Last week, University of Pennsylvania bioethicist Jonathan Moreno wrote a guest post on Jonathan Cohn’s blog at The New Republic, which focused on the implications of a new test that identifies if you will develop Alzheimer’s disease even while you are still robustly healthy. The catch is that there is currently no cure for Alzheimer’s. In a sense, finding out that you would be developing Alzheimer’s and knowing that there is no cure for it would be something like knowing when–or at least how–you were going to die. That kind of knowledge has a way of ruining your day in perpetuity.
While I titled this entry “Ignorance is Bliss,” Moreno writes that
“sometimes, knowledge really is power. And while some people might use the knowledge to contemplate assisted suicide, years in the future, most would probably use the test simply because they feel the need to have some control–the chance to plan sensibly for the time they have, the opportunity to put their affairs in order, to re-focus their lives on what is really important to them. There are, and will be, clinical trials for new treatments: People might take the test so that, if they test positive for Alzheimer’s, they can sign up for them–both to contribute to medical science and to preserve a sense of hope. Some might undertake dietary and other lifestyle changes that seem to delay or lessen the symptoms….One benefit of the tests: Enabling more long-term studies of the benefits of lifestyle modifications.”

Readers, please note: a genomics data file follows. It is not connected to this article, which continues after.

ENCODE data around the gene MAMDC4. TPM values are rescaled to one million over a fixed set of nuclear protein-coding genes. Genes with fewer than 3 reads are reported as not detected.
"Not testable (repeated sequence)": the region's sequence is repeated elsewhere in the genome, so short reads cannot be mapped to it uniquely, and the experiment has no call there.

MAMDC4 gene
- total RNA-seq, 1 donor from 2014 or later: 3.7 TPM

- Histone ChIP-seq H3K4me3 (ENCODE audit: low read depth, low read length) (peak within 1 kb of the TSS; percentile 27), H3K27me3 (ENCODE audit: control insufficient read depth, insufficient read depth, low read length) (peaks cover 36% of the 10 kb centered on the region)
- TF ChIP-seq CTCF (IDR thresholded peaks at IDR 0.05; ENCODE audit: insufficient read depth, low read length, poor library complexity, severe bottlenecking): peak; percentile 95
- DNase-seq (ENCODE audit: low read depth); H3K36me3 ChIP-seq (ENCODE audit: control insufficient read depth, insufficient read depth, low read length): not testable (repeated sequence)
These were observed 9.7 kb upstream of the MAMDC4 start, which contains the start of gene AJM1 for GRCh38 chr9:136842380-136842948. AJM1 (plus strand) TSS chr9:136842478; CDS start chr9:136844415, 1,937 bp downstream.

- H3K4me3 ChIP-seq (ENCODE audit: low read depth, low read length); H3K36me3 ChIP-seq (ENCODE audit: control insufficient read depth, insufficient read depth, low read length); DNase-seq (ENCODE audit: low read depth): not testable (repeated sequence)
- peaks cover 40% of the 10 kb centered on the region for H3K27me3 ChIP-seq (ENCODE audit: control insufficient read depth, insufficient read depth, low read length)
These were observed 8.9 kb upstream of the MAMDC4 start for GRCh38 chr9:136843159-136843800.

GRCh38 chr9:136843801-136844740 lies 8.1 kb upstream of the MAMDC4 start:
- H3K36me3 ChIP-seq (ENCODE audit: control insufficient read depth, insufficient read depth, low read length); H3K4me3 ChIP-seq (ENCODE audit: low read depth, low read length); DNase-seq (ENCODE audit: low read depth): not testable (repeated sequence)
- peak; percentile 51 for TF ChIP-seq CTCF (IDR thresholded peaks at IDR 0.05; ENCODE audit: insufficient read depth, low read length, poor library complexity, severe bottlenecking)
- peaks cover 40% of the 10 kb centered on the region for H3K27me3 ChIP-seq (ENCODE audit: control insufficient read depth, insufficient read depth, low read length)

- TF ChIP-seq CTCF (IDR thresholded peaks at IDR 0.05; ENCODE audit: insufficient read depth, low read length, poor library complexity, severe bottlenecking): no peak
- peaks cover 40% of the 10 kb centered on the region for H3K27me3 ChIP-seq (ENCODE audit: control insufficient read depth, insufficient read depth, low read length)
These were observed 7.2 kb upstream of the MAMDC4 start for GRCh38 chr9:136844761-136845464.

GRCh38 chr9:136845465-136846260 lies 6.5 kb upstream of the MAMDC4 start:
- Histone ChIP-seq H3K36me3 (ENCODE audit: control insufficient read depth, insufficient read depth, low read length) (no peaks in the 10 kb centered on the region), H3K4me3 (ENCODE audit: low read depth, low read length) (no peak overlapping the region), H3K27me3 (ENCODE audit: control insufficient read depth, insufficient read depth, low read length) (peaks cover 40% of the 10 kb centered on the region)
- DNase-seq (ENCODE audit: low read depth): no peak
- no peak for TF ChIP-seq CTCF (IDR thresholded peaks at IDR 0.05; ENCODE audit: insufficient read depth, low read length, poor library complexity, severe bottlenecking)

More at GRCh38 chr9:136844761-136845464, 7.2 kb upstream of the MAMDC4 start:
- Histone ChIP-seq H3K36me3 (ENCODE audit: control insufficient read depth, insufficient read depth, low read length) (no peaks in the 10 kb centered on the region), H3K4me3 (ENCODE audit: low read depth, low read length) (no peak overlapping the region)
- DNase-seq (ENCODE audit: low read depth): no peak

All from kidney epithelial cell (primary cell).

This isn’t the first test for an incurable disease. A test for the debilitating and ultimately deadly Huntington’s Disease has been around for quite some time. But the question really is this: Would you take a test to identify whether or not you had or would develop a progressively debilitating terminal illness that could not be cured? Why or why not? Please comment.